Renewed interest in Johor’s lost city

JOHOR BARU: The estuary of Sungai Johor in Kota Tinggi district could be one of the former sites of Johor’s lost city of Kota Gelanggi which was established in the first century.

Yayasan Warisan Johor (YWJ) director Muhamad Fuad Radzuan said there was a renewed interest again to start looking for the lost city after it was first highlighted in the press in 2005.

He said the satellite imaging published that year showed that the site of Kota Gelanggi could be located in the thick forest which was a timber concession area.

”We are going to work closely with local universities and archeology experts to determine the exact location of the lost city,” said Muhamad Fuad.

He said this in a press conference at the soft launch of Raja Kita exhibition at Muzium Tokoh Johor recently in conjunction with Kembara Mahkota 2014 edition.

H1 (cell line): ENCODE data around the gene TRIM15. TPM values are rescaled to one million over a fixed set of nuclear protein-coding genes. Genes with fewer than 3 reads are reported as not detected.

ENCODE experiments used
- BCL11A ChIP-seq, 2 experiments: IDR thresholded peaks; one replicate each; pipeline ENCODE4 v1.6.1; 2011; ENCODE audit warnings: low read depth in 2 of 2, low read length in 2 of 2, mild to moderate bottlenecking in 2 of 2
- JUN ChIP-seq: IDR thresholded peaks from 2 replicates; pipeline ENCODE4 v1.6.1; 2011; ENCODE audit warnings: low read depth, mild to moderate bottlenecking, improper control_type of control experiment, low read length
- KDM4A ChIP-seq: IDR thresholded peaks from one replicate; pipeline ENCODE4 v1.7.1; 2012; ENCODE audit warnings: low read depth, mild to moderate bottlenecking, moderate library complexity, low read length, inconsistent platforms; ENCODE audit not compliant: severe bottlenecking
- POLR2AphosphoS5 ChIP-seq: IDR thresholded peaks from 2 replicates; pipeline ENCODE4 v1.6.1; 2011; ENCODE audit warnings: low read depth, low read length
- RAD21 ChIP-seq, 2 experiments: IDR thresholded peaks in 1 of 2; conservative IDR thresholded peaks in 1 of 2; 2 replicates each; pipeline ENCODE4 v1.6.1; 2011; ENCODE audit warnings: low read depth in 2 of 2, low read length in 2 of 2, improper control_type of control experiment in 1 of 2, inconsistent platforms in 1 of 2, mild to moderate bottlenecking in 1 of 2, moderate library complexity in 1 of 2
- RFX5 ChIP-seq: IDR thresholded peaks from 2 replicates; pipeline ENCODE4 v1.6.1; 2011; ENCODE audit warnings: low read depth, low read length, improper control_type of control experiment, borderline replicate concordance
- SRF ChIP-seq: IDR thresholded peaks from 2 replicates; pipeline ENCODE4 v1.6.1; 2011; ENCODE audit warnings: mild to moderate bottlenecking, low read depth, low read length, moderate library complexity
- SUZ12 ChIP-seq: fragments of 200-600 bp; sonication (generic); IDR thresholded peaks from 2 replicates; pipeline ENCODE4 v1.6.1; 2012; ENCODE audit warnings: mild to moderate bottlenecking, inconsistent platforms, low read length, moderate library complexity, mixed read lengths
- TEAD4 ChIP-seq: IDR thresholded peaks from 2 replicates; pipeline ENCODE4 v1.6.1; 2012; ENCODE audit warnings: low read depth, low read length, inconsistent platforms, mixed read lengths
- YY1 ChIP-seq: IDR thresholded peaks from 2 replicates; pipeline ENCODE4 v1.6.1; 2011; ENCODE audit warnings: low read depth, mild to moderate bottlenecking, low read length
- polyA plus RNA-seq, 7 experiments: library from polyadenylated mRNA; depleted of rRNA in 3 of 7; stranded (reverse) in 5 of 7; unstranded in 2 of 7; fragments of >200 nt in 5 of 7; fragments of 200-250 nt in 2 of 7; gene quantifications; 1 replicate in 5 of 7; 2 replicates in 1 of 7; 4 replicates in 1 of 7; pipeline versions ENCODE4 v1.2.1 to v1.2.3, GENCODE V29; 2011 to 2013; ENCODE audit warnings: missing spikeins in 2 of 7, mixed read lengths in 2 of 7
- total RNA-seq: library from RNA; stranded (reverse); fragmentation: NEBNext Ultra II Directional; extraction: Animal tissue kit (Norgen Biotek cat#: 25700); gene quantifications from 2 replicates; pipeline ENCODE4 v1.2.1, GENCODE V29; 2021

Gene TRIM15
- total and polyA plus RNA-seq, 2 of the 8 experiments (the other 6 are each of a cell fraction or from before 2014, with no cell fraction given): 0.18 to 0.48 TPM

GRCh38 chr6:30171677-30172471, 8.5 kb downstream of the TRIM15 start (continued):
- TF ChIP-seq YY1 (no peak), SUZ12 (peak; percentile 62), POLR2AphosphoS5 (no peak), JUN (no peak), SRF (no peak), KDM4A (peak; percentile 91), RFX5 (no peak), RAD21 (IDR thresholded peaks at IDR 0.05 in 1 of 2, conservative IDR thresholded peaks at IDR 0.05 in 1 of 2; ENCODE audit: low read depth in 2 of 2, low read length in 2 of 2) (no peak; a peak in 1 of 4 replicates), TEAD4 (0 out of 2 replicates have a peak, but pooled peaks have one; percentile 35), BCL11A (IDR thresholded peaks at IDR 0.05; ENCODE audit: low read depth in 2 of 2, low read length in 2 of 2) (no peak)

Muhamad Fuad said apart from the estuary of Sungai Johor, other potential sites of Kota Gelanggi could also be located along the 20km Sungai Johor.

He said the sites include where the present day Kampung Sungai Telur is located as well as Felda Sungai Sayong and the former site of Johor Lama.

Muhammad Fuad believed Kota Gelanggi was established in Kota Tinggi in the first century based on the descriptions by Tun Seri Lanang in the Malay Annals (Sejarah Melayu).

“Our excavation team had found beads from the Roman period and ancient Persian era and Chinese ceramics from the Song Dynasty dated back to 6th century which proved that Sungai Johor was a thriving trade route,” he said.

Muhamad Fuad dismissed allegations by certain parties that Kota Gelanggi was just a hoax or a myth when it was first made headlines in 2005, adding the lost city could be there “somewhere in the jungle and waiting to be discovered”.

He said if Kota Gelanggi was to be found, it could change the country’s history as the civilization along Sungai Johor as it was much older that Lembah Bujang in Kedah.

“It could also change the history of Southeast Asia as Kota Gelanggi was much older than Angkor Wat in Cambodia and Borobudur Temple in Indonesia,” said Muhamad Fuad.

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